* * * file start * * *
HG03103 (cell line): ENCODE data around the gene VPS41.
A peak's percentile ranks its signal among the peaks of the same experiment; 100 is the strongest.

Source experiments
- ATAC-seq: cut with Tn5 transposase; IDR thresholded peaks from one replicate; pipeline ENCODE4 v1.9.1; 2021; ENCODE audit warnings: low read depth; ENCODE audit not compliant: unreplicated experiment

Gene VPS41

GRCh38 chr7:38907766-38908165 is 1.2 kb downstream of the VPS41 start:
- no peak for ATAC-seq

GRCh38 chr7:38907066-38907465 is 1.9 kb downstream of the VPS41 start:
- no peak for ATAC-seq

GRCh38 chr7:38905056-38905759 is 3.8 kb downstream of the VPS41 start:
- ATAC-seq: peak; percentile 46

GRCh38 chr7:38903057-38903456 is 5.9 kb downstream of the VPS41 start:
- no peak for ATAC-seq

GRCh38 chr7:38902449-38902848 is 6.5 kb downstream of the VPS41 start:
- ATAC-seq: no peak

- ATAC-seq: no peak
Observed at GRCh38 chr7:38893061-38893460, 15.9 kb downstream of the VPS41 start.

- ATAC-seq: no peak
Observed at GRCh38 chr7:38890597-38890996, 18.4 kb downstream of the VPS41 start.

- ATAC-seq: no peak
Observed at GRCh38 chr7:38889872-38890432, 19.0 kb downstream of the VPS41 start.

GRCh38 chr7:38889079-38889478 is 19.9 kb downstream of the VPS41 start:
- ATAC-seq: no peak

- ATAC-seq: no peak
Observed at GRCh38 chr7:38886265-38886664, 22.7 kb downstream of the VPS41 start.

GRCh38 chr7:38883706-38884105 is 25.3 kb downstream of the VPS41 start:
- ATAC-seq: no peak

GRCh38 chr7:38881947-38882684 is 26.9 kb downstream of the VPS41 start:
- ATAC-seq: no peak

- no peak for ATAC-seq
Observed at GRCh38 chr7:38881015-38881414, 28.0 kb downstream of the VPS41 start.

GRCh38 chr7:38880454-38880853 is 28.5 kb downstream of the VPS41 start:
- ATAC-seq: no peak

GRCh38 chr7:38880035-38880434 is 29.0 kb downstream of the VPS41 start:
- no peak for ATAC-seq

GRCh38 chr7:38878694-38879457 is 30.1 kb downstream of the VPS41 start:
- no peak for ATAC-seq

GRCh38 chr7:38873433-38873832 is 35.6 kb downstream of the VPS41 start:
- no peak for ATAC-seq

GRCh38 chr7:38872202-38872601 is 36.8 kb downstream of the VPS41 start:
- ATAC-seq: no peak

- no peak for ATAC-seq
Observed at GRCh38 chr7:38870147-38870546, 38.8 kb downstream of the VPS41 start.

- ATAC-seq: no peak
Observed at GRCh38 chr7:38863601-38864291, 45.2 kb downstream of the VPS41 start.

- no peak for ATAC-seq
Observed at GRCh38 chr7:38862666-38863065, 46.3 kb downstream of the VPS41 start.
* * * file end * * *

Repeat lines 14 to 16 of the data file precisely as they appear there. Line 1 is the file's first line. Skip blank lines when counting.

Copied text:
GRCh38 chr7:38902449-38902848 is 6.5 kb downstream of the VPS41 start:
- ATAC-seq: no peak

- ATAC-seq: no peak